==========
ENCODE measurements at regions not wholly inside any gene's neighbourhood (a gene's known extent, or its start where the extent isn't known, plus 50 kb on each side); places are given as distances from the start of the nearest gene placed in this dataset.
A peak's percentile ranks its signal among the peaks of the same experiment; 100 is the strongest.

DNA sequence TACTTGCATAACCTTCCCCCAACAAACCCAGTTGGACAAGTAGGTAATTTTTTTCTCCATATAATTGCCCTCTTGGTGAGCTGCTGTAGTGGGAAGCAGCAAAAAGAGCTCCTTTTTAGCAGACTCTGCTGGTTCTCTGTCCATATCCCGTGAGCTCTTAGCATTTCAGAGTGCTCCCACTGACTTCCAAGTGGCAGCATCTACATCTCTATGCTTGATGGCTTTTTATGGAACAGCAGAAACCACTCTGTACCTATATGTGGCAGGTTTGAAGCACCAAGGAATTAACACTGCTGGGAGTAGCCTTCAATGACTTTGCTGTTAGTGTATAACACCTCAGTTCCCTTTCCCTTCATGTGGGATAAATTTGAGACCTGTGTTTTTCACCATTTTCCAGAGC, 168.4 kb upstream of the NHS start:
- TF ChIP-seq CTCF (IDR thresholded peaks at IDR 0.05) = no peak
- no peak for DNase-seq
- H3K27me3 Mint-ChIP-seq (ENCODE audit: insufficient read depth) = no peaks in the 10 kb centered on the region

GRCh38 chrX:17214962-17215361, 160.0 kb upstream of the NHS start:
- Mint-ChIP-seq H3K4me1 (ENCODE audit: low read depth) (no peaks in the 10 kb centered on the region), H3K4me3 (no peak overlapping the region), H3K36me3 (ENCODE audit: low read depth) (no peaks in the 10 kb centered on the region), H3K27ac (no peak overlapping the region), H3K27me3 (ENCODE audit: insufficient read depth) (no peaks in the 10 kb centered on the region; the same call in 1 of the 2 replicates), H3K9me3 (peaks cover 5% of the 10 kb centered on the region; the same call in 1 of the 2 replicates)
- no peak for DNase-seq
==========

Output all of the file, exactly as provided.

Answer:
ENCODE measurements at regions not wholly inside any gene's neighbourhood (a gene's known extent, or its start where the extent isn't known, plus 50 kb on each side); places are given as distances from the start of the nearest gene placed in this dataset.
A peak's percentile ranks its signal among the peaks of the same experiment; 100 is the strongest.

DNA sequence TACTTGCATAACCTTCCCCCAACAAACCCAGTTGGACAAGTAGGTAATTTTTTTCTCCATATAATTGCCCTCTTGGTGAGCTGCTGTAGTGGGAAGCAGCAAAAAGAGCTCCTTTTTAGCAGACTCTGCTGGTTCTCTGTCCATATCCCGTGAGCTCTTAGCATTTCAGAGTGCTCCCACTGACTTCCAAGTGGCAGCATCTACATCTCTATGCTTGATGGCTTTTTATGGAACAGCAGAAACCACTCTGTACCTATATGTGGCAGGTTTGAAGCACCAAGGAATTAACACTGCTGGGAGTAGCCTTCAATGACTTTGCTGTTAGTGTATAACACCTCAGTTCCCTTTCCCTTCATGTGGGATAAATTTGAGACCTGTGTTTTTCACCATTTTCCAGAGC, 168.4 kb upstream of the NHS start:
- TF ChIP-seq CTCF (IDR thresholded peaks at IDR 0.05) = no peak
- no peak for DNase-seq
- H3K27me3 Mint-ChIP-seq (ENCODE audit: insufficient read depth) = no peaks in the 10 kb centered on the region

GRCh38 chrX:17214962-17215361, 160.0 kb upstream of the NHS start:
- Mint-ChIP-seq H3K4me1 (ENCODE audit: low read depth) (no peaks in the 10 kb centered on the region), H3K4me3 (no peak overlapping the region), H3K36me3 (ENCODE audit: low read depth) (no peaks in the 10 kb centered on the region), H3K27ac (no peak overlapping the region), H3K27me3 (ENCODE audit: insufficient read depth) (no peaks in the 10 kb centered on the region; the same call in 1 of the 2 replicates), H3K9me3 (peaks cover 5% of the 10 kb centered on the region; the same call in 1 of the 2 replicates)
- no peak for DNase-seq